Posted in Editorial

No such thing as a perfect movie.

If you ask around people have stark contrasts in opinion when it comes to anything in life, even movies. Everyone has a different idea when it comes to what makes a good film good and a bad film bad.

Sure, there are films the majority of people say are classics such as the Godfather and Shawshank Redemption. However, what one person sees as a cinematic masterpiece could easily be seen as a so-so movie. No matter how we try to sell it, some people just don’t have the same taste in movies. Speaking of taste, some people are more sensitive to certain things more than others, i.e. the “man disguised as a woman” troupe could be seen as offensive to trans people.

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Funny or offencive?

With the internet giving a voice to everyone, it is nearly impossible to make any content: be it film, short story or even a YouTube video without someone claiming to find the material offensive. Films have the same problem. Anyone who works in advertising will tell you that the best publicity is from word of mouth. Chances are you picked up a book or watched a movie thanks to a friend’s recommendation at least once. The internet is more or less a more powerful version of that.

Not only can this put off people from seeing it, but some go so far as calling for others to boycott the film or petitioning for said movie to be banned or sometimes the opposite. Take the film Unbroken for example. Since it features some of the unpleasant things Japan did in World War Two 8,000 Japanese nationals called for it to be banned in Japan. However, after 2,790 people signed a petition for the film to be shown in Japan, it was.

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Films can have different meanings for different people for different reasons. A child might like a Pixar movie because of the bright colours and attractive animation, while and adult can appreciate the more subtle jokes and deeper messages. By the same logic, what one movie goer considers a comedic film another can see it as mindless nonsense. For the most part, both sides are correct. It’s the eye of the beholder in action.

Is it possible to like a movie completely objectively? No. Not only do people view the movie in different ways but the events leading up to and after the movie can leave just as big an impression as the film itself. Say two people went to go see Mad Max: Fury Road. Person A saw the film then got proposed to after the credits and Person B got in a fight just before the movie started and their date left. The film is the same but the way each person remembers it and therefore what they think about the film might differ. Also, I should point out that people remember negative events more strongly than positive ones. Meaning person B might have stronger feelings about the movie.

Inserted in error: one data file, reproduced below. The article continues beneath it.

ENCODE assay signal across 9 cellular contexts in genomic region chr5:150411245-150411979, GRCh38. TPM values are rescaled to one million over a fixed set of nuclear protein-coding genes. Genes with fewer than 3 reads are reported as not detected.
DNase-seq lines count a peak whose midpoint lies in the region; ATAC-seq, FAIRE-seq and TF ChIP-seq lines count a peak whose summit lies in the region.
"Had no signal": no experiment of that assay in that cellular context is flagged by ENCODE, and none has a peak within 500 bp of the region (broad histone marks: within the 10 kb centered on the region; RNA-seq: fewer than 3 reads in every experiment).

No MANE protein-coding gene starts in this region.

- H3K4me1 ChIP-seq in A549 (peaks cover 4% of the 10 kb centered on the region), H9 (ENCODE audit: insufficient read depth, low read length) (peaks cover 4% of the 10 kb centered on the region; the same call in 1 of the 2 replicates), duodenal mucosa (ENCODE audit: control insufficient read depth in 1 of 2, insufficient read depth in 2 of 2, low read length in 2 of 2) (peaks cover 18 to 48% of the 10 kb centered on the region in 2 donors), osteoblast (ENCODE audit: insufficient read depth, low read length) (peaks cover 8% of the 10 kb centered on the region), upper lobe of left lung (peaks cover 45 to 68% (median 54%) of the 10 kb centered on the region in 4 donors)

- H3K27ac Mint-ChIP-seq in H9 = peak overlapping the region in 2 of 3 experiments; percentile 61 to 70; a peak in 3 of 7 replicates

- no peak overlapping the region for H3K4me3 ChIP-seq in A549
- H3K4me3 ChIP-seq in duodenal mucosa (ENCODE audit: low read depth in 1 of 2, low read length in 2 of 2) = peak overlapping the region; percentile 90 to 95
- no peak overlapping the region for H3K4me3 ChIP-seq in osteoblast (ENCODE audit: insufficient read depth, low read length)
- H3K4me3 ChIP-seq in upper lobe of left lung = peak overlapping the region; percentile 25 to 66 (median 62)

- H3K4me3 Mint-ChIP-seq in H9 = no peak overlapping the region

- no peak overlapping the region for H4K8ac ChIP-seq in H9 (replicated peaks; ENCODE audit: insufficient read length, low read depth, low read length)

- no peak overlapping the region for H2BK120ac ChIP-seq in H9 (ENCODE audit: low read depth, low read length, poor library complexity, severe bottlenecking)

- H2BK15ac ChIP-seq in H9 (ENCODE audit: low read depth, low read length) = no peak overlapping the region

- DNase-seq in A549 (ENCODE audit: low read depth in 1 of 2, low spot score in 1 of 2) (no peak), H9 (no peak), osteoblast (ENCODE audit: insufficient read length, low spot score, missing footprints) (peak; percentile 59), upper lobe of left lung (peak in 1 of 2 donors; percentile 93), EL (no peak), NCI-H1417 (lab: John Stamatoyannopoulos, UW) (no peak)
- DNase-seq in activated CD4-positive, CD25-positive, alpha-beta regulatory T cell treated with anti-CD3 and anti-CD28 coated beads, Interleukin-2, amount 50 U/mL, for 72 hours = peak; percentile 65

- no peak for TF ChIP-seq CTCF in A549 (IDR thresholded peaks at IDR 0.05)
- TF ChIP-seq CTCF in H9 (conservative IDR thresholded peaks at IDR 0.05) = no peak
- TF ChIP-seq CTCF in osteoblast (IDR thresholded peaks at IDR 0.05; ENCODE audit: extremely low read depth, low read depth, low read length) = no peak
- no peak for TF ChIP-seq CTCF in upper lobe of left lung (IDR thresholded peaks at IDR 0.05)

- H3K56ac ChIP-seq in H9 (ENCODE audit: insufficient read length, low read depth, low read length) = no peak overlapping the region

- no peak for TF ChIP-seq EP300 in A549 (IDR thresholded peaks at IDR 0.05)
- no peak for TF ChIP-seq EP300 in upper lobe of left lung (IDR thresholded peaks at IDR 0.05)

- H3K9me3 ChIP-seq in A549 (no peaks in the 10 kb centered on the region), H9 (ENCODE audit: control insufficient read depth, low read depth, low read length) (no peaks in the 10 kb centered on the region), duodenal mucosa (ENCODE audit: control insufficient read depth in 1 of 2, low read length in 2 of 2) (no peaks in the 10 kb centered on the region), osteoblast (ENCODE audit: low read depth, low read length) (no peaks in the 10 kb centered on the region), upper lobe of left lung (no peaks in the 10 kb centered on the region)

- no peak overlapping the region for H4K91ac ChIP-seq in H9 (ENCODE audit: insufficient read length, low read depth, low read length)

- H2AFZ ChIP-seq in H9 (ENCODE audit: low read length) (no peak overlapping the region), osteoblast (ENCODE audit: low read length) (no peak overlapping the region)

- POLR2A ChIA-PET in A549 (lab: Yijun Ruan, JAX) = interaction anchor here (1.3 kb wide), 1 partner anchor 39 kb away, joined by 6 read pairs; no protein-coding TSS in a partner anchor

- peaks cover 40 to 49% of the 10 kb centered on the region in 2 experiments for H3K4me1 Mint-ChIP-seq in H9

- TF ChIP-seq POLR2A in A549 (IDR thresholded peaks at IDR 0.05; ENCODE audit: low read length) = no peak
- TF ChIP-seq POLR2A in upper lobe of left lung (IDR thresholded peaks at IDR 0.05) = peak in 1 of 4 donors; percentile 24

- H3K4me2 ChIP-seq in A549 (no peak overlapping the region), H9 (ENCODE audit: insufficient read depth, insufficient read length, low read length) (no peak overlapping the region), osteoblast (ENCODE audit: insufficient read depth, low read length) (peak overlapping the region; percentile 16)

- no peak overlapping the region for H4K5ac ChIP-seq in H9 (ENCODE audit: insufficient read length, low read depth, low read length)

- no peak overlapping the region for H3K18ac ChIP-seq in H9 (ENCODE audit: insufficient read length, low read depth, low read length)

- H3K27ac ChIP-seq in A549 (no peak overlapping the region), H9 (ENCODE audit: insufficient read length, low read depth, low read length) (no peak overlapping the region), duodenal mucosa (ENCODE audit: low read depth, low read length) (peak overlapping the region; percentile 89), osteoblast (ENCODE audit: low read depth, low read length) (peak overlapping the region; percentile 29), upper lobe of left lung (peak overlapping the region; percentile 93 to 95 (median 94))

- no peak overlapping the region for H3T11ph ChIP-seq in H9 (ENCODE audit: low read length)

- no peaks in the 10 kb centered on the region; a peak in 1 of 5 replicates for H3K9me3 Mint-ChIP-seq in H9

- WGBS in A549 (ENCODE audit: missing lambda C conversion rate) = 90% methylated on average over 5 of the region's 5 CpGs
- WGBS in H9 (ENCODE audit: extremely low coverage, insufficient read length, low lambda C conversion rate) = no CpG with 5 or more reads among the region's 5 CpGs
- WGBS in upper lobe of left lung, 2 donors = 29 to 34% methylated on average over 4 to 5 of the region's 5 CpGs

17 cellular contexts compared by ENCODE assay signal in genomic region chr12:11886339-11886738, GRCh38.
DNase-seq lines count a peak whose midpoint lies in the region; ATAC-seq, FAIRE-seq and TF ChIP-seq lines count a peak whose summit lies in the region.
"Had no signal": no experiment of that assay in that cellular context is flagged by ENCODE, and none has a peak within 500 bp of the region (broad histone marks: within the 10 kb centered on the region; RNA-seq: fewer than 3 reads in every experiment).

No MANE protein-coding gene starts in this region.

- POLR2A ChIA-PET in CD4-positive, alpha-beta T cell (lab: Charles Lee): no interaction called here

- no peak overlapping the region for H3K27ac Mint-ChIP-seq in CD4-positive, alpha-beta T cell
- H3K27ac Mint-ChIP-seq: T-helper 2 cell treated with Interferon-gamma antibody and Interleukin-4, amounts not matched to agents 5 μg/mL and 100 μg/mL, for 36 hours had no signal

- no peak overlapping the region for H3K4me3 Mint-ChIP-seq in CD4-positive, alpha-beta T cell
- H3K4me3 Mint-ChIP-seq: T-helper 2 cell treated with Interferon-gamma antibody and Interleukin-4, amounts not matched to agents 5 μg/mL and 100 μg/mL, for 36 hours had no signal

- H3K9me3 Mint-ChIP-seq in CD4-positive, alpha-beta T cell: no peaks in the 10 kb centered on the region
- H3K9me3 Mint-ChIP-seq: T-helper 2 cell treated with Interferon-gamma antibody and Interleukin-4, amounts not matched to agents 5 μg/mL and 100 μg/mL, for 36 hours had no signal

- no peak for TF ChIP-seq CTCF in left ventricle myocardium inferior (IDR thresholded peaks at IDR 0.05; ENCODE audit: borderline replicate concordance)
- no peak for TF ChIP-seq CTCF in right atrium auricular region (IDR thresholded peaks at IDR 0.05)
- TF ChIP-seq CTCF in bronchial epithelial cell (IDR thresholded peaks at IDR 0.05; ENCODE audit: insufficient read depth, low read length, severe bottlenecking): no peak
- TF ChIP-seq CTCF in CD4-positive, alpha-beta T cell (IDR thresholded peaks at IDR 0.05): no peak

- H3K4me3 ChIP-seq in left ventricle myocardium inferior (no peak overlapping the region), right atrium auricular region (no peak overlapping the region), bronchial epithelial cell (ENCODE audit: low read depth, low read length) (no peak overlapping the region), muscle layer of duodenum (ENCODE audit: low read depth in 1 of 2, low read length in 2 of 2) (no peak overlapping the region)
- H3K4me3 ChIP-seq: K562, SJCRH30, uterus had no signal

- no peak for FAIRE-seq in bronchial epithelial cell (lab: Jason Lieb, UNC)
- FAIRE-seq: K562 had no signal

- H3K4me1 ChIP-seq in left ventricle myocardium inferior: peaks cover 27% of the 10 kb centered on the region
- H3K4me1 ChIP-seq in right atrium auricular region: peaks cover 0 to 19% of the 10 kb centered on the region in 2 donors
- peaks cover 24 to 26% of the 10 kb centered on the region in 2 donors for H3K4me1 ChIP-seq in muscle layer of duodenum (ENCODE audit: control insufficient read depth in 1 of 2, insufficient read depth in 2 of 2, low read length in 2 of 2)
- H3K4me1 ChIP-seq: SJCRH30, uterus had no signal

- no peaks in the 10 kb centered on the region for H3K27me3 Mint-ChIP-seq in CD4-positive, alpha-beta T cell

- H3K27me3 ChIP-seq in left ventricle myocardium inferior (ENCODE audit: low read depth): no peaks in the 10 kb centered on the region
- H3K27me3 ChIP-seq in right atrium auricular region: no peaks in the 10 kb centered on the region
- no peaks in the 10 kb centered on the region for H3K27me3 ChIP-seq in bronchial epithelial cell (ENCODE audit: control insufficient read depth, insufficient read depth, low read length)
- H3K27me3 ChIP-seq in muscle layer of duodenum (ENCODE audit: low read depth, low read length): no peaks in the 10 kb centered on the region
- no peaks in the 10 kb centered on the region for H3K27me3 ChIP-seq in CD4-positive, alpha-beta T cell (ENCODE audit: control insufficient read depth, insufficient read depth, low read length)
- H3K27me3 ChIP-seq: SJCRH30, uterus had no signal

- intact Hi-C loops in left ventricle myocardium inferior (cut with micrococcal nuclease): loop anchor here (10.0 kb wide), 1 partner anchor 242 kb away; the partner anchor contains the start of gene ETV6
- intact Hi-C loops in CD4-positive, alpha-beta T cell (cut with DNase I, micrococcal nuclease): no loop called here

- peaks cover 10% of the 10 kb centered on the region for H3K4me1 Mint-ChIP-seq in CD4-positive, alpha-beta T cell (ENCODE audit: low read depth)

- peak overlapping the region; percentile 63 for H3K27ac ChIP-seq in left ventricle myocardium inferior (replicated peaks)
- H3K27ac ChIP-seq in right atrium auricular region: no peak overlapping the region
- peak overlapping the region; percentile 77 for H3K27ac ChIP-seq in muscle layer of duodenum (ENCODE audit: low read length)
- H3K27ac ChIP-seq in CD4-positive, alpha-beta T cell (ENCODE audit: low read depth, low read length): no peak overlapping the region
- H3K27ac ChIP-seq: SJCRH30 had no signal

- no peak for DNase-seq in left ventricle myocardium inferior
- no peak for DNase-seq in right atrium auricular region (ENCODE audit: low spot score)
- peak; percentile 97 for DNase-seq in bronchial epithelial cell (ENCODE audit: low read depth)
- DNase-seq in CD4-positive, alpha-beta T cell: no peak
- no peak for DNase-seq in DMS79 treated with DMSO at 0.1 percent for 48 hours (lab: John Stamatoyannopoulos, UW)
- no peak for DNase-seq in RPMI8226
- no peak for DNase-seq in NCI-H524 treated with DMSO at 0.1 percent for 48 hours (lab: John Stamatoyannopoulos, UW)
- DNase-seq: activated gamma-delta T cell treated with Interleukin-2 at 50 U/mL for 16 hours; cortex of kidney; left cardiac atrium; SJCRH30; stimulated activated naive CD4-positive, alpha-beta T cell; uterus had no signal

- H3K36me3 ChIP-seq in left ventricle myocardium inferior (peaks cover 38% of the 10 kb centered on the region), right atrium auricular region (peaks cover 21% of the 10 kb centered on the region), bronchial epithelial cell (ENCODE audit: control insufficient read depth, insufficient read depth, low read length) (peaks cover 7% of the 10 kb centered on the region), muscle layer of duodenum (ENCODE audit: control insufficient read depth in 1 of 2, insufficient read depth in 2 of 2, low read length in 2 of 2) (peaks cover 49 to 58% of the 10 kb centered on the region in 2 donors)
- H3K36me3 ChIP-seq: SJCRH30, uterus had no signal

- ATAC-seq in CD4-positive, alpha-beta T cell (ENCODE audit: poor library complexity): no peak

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Think about some of your favourite movies. Chances are you think about a film you saw as a child. Part of the reason you love that film is because it reminds you of a simpler time.

That right there is the true power of movies. They can impact you on so many levels.

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Author:

Growing up, Megan was that one kid at the back of class reading manga. Now, not much has changed except she started a blog. Basically, your typical geek (although she prefers the term Otaku)

One thought on “No such thing as a perfect movie.

  1. Part of my enjoyment in relating to films is working out why I liked it or didn’t like it. Of course every opinion is subjective but I try very hard to review/score movies to reflect both an objective and subjective criteria. But film is art and no one can be “wrong” for liking or disliking a work of art.

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